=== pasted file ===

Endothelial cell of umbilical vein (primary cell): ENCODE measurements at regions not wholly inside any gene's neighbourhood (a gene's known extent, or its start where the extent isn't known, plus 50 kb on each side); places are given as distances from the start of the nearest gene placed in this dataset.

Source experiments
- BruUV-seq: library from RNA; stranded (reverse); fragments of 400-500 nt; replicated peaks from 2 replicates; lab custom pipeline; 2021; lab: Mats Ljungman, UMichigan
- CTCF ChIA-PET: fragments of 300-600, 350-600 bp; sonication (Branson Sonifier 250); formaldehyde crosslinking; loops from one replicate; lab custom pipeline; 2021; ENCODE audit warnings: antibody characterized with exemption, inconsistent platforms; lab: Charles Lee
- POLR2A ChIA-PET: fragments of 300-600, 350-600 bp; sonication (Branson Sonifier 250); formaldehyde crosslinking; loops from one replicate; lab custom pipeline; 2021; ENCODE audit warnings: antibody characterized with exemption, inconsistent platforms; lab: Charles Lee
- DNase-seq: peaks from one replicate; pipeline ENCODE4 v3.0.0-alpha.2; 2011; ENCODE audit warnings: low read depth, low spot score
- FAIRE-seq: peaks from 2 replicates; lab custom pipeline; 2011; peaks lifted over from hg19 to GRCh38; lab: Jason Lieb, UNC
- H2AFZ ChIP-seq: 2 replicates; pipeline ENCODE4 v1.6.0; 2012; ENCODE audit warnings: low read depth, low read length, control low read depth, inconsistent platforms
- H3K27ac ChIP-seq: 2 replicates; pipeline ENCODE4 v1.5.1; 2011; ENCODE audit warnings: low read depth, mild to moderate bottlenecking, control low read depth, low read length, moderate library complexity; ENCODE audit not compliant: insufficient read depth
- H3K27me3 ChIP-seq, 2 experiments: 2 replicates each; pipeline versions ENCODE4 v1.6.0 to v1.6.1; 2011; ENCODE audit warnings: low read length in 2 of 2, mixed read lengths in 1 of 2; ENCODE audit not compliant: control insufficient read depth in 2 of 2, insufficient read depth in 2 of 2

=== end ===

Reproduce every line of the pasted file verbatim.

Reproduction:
Endothelial cell of umbilical vein (primary cell): ENCODE measurements at regions not wholly inside any gene's neighbourhood (a gene's known extent, or its start where the extent isn't known, plus 50 kb on each side); places are given as distances from the start of the nearest gene placed in this dataset.

Source experiments
- BruUV-seq: library from RNA; stranded (reverse); fragments of 400-500 nt; replicated peaks from 2 replicates; lab custom pipeline; 2021; lab: Mats Ljungman, UMichigan
- CTCF ChIA-PET: fragments of 300-600, 350-600 bp; sonication (Branson Sonifier 250); formaldehyde crosslinking; loops from one replicate; lab custom pipeline; 2021; ENCODE audit warnings: antibody characterized with exemption, inconsistent platforms; lab: Charles Lee
- POLR2A ChIA-PET: fragments of 300-600, 350-600 bp; sonication (Branson Sonifier 250); formaldehyde crosslinking; loops from one replicate; lab custom pipeline; 2021; ENCODE audit warnings: antibody characterized with exemption, inconsistent platforms; lab: Charles Lee
- DNase-seq: peaks from one replicate; pipeline ENCODE4 v3.0.0-alpha.2; 2011; ENCODE audit warnings: low read depth, low spot score
- FAIRE-seq: peaks from 2 replicates; lab custom pipeline; 2011; peaks lifted over from hg19 to GRCh38; lab: Jason Lieb, UNC
- H2AFZ ChIP-seq: 2 replicates; pipeline ENCODE4 v1.6.0; 2012; ENCODE audit warnings: low read depth, low read length, control low read depth, inconsistent platforms
- H3K27ac ChIP-seq: 2 replicates; pipeline ENCODE4 v1.5.1; 2011; ENCODE audit warnings: low read depth, mild to moderate bottlenecking, control low read depth, low read length, moderate library complexity; ENCODE audit not compliant: insufficient read depth
- H3K27me3 ChIP-seq, 2 experiments: 2 replicates each; pipeline versions ENCODE4 v1.6.0 to v1.6.1; 2011; ENCODE audit warnings: low read length in 2 of 2, mixed read lengths in 1 of 2; ENCODE audit not compliant: control insufficient read depth in 2 of 2, insufficient read depth in 2 of 2